In the end, though, the New Democrats not only matched my best-case scenario for them, by attracting votes to equal their polling average of 31 percent, but they also won an extra seven seats, with a seat-to-vote ratio of slightly higher than 1.1, the average for the Liberals and Conservatives in the three elections from 2004 to 2008.
How did they achieve this?

To begin with, the party performed incredibly well — let’s be honest, historically well — in Quebec.

Party Popular Vote Seats Share of Seats Ratio
New Democrat 42.9% 58 77% 1.8
Bloc Québécois 23.4% 4 5% 0.2
Conservative 16.5% 6 8% 0.5
Liberal 14.2% 7 9% 0.7
Green 1.7% 0 0% 0.0

Even the ordinarily very efficient Bloc Québécois, the provincial nationalist party, fell victim to the essential “orange-wash” of the province (orange is the New Democrats’ signature color). The N.D.P. overperformed its polling average in Quebec by two points, and with a remarkable seat ratio of 1.8, managed to turn 42.9 percent of the popular vote in Quebec into victory in nearly 80 percent of Quebec’s “ridings,” as legislative districts in Canada are known.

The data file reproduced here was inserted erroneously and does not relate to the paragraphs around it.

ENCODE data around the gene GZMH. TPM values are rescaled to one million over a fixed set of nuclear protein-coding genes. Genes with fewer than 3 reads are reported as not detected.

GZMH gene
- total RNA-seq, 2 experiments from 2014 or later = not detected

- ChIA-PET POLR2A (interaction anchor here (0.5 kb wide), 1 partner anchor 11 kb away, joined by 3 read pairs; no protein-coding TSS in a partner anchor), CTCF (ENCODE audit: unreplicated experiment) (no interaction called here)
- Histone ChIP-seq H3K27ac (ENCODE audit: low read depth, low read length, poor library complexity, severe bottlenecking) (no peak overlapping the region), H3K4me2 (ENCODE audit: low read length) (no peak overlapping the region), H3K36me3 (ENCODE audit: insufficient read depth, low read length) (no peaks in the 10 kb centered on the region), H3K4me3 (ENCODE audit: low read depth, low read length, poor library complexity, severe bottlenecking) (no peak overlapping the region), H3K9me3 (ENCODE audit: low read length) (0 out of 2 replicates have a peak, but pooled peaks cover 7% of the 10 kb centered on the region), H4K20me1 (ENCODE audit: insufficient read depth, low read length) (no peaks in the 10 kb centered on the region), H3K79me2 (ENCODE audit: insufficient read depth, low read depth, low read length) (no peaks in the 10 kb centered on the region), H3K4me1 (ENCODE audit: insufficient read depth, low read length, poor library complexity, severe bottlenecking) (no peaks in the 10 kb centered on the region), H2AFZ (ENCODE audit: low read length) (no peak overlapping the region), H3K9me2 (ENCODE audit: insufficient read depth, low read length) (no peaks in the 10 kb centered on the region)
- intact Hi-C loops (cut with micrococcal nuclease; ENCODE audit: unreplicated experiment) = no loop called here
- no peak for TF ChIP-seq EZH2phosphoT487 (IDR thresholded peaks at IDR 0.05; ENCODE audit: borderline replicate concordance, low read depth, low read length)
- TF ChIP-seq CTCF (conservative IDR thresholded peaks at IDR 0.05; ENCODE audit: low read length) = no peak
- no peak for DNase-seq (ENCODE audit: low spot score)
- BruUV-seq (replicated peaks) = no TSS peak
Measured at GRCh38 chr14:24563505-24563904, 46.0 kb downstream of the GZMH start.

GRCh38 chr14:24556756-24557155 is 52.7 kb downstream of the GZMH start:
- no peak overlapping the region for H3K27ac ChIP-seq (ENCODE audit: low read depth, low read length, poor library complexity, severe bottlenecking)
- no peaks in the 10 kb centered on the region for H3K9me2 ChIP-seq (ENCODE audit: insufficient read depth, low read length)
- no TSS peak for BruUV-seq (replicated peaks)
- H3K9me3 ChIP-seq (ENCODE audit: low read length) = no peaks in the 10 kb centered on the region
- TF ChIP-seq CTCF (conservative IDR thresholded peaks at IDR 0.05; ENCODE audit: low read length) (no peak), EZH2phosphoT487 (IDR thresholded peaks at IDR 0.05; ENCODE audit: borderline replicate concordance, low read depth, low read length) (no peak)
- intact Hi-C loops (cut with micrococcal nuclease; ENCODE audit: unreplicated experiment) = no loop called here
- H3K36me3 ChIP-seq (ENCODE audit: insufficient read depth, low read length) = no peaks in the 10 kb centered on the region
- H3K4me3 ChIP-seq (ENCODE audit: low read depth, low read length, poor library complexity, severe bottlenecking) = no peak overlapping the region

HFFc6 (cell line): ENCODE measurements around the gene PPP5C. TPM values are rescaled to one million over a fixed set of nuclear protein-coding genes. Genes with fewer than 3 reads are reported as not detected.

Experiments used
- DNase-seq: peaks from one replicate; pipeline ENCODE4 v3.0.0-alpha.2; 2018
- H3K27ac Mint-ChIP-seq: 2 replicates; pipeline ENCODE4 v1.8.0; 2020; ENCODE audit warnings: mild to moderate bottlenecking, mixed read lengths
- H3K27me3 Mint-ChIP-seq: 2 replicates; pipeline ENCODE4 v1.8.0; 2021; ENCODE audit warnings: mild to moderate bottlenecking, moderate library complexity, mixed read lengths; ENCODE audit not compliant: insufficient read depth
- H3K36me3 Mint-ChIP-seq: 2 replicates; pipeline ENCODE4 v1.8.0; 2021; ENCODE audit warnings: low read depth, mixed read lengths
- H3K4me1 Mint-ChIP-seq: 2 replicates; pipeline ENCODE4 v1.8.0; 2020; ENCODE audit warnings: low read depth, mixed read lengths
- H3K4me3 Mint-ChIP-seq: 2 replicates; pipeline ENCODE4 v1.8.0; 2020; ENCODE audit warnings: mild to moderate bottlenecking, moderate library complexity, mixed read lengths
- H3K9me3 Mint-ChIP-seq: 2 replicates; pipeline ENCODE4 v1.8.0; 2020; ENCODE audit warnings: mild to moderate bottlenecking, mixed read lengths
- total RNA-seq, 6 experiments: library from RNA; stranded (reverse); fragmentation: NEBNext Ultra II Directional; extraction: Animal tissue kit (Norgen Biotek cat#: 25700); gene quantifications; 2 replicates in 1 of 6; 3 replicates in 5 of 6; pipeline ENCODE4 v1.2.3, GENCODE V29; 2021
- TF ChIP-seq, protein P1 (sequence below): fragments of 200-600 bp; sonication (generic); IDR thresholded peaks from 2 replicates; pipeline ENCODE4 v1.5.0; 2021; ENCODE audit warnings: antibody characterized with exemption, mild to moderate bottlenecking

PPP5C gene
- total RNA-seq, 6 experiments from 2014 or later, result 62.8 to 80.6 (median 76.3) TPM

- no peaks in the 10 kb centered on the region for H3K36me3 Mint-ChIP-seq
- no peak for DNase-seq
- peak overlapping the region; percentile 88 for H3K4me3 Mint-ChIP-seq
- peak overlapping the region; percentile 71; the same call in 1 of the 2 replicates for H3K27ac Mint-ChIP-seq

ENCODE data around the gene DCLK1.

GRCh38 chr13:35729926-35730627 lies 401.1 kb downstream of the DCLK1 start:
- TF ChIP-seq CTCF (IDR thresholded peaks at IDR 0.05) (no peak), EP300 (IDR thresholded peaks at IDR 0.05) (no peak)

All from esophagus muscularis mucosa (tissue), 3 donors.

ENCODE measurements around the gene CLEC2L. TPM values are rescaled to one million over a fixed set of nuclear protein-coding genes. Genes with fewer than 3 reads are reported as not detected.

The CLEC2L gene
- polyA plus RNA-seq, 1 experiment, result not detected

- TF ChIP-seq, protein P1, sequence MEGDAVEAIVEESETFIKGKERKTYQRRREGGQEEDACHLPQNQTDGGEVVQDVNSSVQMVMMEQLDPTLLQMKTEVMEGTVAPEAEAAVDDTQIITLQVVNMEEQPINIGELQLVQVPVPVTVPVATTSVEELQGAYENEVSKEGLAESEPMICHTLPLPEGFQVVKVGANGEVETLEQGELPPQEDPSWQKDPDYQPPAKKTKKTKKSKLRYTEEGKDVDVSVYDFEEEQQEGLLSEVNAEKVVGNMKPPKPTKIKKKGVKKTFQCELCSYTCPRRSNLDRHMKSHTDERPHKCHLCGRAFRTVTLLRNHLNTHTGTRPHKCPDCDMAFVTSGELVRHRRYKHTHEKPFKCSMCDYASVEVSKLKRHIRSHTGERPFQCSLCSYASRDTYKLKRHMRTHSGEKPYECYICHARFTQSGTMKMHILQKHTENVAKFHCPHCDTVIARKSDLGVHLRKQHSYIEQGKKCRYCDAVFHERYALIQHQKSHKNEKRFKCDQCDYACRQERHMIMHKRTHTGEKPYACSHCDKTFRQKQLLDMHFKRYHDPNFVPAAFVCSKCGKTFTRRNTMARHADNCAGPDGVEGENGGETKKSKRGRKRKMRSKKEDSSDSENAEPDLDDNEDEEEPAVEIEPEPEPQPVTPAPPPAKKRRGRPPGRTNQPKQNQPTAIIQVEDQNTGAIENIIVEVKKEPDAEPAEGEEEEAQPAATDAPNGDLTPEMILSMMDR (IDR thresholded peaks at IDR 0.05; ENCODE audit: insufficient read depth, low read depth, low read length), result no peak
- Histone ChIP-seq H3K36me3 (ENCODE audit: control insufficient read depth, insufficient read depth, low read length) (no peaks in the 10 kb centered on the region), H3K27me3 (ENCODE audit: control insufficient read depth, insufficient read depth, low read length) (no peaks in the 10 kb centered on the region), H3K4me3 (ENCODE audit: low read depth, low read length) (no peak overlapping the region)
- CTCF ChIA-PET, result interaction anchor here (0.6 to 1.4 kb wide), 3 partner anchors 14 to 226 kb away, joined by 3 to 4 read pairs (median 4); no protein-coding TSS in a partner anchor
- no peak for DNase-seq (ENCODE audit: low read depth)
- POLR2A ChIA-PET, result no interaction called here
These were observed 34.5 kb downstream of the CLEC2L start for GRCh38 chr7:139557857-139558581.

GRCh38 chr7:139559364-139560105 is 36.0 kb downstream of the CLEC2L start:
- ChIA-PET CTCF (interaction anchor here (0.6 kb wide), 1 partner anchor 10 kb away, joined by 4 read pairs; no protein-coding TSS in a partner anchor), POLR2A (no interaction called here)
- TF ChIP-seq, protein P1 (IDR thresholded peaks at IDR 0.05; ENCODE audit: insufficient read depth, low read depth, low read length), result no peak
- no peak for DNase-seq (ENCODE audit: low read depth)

Several factors contributed to the powerful performance. First, the majority of the races that the New Democrats won were three-way contests with the Bloc Québécois and the Liberals or Conservatives. There were even some that could be characterized as 4-way races, with the Bloc and both of the other national parties. Because the Democrats’ gains in support were distributed relatively evenly across the province, they were able to capture these seats (usually from the Bloc) with 30 to 45 percent of the vote, winning convincingly over split opposition.